I was asked recently if I had any advice to offer athletes in relation to social media use. This came off the back of the most recent fodder for the online ’quick to outrage’ mafia.
A childish post on Instagram by Manchester United players Jesse Lingard and Marcus Rashford from a holiday in Miami caused quite a stir in the last week.
As is the norm with these things a number of people reacted angrily to the posts with emotion ranging from “these players weren’t fit to wear the MUFC jersey” to pure hatred.
Personally, I’m not sure why anyone would care what a couple of overpaid, underachieving footballers do in their time off, but this is the world we live in.
Sport and social media have become inextricably linked. Now more than ever athletes need to be educated on how their behaviour online can potentially impact their ability to perform their jobs.
This has been the case recently with stories about Israel Folau and Paddy Jackson impacting their ability to earn a living.
Athletes are consistently held to a higher standard. Rightly or wrongly we expect more from these young men and women.
I have been involved in policy discussion and design for large Olympic organisations and have always swayed away from a ban on social media use.
Some organisations employ blanket bans and particularly at Olympics, athletes are encouraged to stay off all social media to avoid unnecessary distractions.
While I agree that Twitter is all about self-publication it is questionable whether it is necessarily something to fear.
Platforms like Instagram, Twitter, Facebook, WhatsApp are all vehicles to express your individuality in a modern tech age. But there is a challenge for all athletes to appreciate the potential dangers to their ‘brand’ by poor choices online.
Phil Doorgachurn, one of the leading voices in child protection policy development in the UK once gave a talk to a group of sporting professionals discussing social media policy and in particular a fresh attitude to tricky issues like sexting or expressing political/religious views online.
I found his approach to be a breath of fresh air from the usual ‘social media is bad‘ brigade.
He tried to engage with his young athletes on a level where he accepted that some of these things were going happen but to appreciate there are ways to be safe and protect yourself and your image into the future. Every action has a consequence.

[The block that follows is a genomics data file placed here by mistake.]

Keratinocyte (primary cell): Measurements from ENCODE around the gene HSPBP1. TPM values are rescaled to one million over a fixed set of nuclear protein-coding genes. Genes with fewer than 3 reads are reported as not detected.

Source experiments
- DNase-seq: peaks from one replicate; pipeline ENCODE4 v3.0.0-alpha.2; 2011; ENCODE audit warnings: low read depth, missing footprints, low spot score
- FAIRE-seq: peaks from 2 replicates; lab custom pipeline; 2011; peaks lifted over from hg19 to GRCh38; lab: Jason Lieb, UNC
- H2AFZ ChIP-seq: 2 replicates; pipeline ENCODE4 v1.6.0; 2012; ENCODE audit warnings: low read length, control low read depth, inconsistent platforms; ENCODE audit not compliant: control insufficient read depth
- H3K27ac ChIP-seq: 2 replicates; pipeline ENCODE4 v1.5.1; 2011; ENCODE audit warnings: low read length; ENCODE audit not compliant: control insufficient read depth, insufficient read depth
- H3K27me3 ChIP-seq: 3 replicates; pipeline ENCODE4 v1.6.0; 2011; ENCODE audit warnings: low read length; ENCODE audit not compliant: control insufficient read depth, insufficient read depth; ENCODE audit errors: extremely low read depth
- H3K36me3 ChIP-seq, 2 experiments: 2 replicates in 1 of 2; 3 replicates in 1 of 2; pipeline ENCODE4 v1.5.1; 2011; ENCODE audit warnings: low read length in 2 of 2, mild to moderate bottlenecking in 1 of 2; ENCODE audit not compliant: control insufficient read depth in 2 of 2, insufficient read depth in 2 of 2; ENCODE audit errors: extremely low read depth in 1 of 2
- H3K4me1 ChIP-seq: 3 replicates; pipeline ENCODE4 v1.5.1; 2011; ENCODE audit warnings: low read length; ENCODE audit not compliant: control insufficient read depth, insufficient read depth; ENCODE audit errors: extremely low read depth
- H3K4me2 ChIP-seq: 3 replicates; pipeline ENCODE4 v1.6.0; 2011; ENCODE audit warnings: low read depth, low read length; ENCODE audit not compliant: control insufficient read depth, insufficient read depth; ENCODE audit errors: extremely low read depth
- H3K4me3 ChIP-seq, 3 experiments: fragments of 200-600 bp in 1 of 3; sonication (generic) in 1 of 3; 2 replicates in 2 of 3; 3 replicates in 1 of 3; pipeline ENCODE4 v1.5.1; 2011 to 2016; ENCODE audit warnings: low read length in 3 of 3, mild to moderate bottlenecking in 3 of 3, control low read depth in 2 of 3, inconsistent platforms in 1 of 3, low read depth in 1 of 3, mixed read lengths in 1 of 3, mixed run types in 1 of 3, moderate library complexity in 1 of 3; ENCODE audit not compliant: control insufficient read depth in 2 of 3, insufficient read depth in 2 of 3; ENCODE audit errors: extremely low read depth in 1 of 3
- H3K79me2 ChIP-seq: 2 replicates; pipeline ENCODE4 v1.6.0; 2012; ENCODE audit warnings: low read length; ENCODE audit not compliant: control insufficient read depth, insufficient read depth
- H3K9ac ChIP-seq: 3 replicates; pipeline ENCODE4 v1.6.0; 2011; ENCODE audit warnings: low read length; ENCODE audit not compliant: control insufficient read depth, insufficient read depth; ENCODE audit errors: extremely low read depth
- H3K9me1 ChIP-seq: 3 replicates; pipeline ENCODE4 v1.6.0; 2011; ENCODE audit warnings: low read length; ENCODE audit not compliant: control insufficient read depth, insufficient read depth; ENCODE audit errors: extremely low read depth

The announcement of the signing of Paddy Jackson by London Irish has caused quite a media storm. Sponsors have pulled away from the club as they insist the signing does not reflect their values.
While it must be stated that Jackson was not found guilty of any crime, his use of social media (WhatsApp in particular) in the days after the alleged incident reflected very poorly on his character and attitude towards women.
Does this mean that if he had stayed off social media this reaction would not have happened?
Which values were most offensive to Diageo, the drunken behaviour of young men at a party or Jackson’s WhatsApp messages making light of the situation and denigrating a helpless young woman?
I want to make it clear that I do not condone the behaviour of these spoiled rugby players but it is an interesting question.
A major consideration for sporting organisations and individual athletes is that there is considerable ‘digital juice’ for athletes with a large social media following.
Creating an image brand is a potential goldmine. An athlete with 1 million followers can command $50-100,000 per endorsement.
According to Forbes Cristiano Ronaldo is the most followed athlete in the world with 340 million followers and has earned a billion dollars in endorsements.
It is interesting that most Irish sport has very limited advice for athletes on use of social media platforms.
They focus on important child protection guidance but advice for athletes on how to avoid potentially career ending errors of judgement is pretty much non-existent.
Ironically the GAA which would be seen as one of our most conservative entities are actually ahead of the game in relation to inclusivity and equality.
They provide their members with nine principles to help guide its members. These guidelines include “Be respectful of all individuals, races, religions and cultures.
How you conduct yourself online not only reflects on you – it also reflects directly on the Association.”
Social media has to power to put a smile on your face. It used properly it can be a powerful source of good. It doesn’t have to be all negative. But a keyboard is only as powerful as the fingers typing on it. It is all about accountability.
Every athlete (indeed every child in school) needs education and training on how to take responsibility for their behaviour online. As marketer supremo Nichole Kelly said “Social media policies will never be able to cure stupid.”